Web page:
Height: 16.600 cm
GR 1902.10-12.2 (Vase L 35)
Room 70: Roman Empire
Beaker in Pergamene Relief Ware
From Laodikaea, Turkey
Made in Pergamum (Pergamon), modern Turkey, about 125-75 BC
Popular tableware from the east
The beaker was hand-thrown, ring handles (now missing) were added separately, then mould-made appliqués were applied in the form of festoons of ivy leaves and berries. The vessel was then dipped into a red clay suspension or slip, and fired, resulting in a red glossy finish. Finally, freehand incision was used to create tendrils and leaves below the festoons and handles. The beaker was used at table for the drinking of wine.
Although Red Slip Ware, sometimes known by the Italian term terra sigillata, is best known as a product of the Western Mediterranean, its origins are to be found in the major cities of Asia Minor (modern western Turkey) and Syria. In these areas, in the second century BC, potters first began to manufacture vessels with a distinctive red slip, as opposed to the black finish which had characterised most Mediterranean tableware for the past four centuries.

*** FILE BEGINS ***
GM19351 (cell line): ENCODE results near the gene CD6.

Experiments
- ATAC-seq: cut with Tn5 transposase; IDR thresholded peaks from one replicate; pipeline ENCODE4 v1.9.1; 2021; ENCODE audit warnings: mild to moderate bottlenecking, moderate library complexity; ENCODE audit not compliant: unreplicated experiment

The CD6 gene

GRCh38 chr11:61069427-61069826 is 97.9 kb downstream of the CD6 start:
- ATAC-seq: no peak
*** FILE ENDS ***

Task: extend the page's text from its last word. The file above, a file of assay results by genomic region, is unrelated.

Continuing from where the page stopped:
The new red-slipped wares used forms and decorative motifs from contemporary silver ware, but, being made of pottery, were infinitely more affordable and accessible to the general populace. Mass-produced in nucleated workshops, they were distributed throughout the eastern Mediterranean and beyond. One eastern product, the so-called 'Eastern Sigillata A' from northern Syria, was probably the inspiration for the Red Slip Ware (Arretine Ware) tradition in Italy. Arretine Ware and other Italian products in turn inspired Red Slip Ware manufacture from Spain to Egypt, and established a tradition of red tablewares that was to last until the Arab invasions of the seventh century.
J.W. Hayes, Handbook of Mediterranean Roma (London, The British Museum Press, 1997)
S. Walker, Roman art (London, 1991)
P. Roberts, 'Mass-production of Roman fine wares' in Pottery in the making: world-5 (London. The British Museum Press, 1997), pp. 188-93